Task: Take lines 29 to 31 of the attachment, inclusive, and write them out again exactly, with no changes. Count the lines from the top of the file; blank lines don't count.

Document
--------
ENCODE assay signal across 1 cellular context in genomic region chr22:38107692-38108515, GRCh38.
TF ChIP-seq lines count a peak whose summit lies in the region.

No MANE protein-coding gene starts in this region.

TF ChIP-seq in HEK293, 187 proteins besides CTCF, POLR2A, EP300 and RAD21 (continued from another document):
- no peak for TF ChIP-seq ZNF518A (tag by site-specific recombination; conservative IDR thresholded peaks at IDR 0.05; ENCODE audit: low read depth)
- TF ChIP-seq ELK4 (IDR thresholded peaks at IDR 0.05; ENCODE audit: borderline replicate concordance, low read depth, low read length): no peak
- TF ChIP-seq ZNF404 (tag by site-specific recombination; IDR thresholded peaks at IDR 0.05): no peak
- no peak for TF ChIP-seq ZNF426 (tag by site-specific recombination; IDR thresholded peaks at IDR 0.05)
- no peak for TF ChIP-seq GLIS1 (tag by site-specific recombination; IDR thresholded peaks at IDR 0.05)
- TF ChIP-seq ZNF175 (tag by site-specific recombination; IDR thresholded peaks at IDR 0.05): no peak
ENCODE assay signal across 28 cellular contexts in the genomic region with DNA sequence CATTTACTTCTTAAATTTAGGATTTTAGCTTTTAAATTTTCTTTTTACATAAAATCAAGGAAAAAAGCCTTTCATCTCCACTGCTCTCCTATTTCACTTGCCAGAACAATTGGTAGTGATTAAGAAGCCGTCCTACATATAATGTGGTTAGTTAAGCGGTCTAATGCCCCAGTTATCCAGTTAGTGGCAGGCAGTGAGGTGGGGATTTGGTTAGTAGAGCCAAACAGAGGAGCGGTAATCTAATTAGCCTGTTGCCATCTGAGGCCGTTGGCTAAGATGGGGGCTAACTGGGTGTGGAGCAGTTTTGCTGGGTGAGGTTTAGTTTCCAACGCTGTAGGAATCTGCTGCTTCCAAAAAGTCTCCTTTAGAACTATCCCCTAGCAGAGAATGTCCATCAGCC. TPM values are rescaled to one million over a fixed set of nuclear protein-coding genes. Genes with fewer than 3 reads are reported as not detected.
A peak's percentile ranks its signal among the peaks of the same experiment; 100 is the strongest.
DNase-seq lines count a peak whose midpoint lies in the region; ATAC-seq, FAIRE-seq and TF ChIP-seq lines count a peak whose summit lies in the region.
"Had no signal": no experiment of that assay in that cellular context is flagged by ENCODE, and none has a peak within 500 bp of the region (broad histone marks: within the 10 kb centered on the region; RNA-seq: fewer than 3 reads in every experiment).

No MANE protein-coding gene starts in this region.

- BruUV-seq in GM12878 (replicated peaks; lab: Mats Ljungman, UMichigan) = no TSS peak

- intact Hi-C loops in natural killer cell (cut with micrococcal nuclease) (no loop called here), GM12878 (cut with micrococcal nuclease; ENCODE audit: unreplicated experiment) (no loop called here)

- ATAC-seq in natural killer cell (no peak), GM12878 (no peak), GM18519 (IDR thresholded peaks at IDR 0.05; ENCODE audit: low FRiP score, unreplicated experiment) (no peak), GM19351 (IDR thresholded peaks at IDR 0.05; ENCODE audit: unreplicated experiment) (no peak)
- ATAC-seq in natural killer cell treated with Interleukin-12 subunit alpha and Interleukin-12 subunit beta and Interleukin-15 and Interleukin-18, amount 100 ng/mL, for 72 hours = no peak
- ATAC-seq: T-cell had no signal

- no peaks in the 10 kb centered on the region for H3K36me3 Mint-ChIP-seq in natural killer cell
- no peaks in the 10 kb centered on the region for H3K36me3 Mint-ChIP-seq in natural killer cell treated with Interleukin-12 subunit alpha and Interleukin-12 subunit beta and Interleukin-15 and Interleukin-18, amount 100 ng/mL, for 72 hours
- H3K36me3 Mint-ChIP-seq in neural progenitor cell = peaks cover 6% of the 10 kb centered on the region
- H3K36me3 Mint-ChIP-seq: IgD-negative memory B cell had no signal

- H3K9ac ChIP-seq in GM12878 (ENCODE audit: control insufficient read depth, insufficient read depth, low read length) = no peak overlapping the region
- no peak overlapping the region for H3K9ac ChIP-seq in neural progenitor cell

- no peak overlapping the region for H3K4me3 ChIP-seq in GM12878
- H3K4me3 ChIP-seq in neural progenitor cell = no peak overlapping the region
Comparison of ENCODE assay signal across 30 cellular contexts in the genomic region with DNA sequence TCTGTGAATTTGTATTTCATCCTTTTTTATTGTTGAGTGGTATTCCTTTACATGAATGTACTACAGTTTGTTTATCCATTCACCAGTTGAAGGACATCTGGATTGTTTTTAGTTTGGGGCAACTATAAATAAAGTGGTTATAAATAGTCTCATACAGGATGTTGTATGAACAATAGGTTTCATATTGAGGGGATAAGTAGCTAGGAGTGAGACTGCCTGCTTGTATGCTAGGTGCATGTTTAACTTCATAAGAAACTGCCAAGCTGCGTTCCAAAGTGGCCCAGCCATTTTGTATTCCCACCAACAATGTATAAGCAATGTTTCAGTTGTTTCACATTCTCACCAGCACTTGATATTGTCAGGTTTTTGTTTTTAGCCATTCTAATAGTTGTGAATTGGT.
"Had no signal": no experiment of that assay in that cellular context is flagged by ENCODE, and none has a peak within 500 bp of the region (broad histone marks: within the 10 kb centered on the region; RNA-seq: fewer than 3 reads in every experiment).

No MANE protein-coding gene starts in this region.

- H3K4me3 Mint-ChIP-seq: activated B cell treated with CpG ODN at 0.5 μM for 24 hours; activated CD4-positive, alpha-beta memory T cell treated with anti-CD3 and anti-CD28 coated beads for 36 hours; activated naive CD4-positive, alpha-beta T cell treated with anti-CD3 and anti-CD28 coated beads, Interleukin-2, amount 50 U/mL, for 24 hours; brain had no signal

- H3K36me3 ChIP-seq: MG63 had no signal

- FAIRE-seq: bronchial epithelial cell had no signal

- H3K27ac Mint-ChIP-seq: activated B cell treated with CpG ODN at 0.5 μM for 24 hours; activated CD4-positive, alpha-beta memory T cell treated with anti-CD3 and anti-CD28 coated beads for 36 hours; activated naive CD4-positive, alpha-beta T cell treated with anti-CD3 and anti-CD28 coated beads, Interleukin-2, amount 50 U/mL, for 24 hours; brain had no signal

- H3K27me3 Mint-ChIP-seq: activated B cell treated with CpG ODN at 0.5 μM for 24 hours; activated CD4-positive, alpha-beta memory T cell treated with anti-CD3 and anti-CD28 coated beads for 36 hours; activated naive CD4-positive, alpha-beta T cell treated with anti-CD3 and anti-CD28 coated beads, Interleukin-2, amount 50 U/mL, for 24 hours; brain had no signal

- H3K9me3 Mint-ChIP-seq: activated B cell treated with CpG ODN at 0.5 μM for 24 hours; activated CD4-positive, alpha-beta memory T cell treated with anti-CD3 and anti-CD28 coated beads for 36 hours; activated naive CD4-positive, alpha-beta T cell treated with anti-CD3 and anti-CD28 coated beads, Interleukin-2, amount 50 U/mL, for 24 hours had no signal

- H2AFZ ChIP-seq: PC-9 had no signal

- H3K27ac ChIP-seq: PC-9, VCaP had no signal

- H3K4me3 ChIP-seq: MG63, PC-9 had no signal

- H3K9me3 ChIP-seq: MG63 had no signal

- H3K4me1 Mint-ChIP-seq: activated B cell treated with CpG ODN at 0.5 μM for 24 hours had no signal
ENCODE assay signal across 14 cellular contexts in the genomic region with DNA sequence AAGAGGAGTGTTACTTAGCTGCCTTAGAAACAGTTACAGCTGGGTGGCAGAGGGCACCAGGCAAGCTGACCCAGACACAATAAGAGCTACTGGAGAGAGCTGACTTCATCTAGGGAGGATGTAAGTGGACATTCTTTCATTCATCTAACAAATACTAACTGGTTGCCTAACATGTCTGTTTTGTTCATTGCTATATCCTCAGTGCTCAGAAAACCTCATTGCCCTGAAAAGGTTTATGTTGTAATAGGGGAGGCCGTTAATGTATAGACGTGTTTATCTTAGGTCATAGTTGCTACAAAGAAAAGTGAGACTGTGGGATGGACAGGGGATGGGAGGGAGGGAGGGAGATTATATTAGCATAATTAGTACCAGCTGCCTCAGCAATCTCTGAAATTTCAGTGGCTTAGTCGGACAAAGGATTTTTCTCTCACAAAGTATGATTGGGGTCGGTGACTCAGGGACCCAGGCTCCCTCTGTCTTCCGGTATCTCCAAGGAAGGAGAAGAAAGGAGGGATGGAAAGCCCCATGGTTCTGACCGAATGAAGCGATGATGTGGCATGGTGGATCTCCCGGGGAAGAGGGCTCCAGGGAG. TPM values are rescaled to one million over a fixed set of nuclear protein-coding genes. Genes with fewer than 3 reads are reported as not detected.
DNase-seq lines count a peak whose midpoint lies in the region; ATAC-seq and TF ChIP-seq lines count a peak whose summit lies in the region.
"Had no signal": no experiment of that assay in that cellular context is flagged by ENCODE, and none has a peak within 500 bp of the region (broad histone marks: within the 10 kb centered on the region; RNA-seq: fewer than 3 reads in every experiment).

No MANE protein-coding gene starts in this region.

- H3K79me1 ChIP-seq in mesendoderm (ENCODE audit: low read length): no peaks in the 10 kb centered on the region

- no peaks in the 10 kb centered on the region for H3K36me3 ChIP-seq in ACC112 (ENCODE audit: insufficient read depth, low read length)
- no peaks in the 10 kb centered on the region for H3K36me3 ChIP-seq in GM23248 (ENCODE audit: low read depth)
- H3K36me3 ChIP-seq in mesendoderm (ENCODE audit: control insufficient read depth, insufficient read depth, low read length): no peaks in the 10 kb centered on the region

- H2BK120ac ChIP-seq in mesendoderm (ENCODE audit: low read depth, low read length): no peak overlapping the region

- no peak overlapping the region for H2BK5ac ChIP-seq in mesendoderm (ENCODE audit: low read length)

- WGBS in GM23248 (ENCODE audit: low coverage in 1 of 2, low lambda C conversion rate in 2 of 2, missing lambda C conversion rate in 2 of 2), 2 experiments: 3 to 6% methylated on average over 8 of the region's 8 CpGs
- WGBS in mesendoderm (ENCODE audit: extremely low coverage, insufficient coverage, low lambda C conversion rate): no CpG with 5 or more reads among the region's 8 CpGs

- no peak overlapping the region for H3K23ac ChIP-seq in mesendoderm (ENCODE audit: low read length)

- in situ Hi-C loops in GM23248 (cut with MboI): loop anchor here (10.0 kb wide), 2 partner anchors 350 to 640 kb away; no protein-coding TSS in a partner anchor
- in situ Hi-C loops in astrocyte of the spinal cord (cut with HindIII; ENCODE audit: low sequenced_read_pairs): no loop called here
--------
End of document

Comparison of ENCODE assay signal across 30 cellular contexts in the genomic region with DNA sequence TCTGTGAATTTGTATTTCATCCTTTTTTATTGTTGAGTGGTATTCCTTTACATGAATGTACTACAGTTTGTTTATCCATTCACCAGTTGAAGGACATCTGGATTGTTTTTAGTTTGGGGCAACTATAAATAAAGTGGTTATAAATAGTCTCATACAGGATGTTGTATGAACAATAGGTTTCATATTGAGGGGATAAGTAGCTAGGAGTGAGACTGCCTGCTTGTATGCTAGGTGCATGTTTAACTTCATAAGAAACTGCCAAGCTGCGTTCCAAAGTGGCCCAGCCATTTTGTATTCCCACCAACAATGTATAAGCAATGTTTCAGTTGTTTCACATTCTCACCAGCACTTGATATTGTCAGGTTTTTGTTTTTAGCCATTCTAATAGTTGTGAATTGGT.
"Had no signal": no experiment of that assay in that cellular context is flagged by ENCODE, and none has a peak within 500 bp of the region (broad histone marks: within the 10 kb centered on the region; RNA-seq: fewer than 3 reads in every experiment).

No MANE protein-coding gene starts in this region.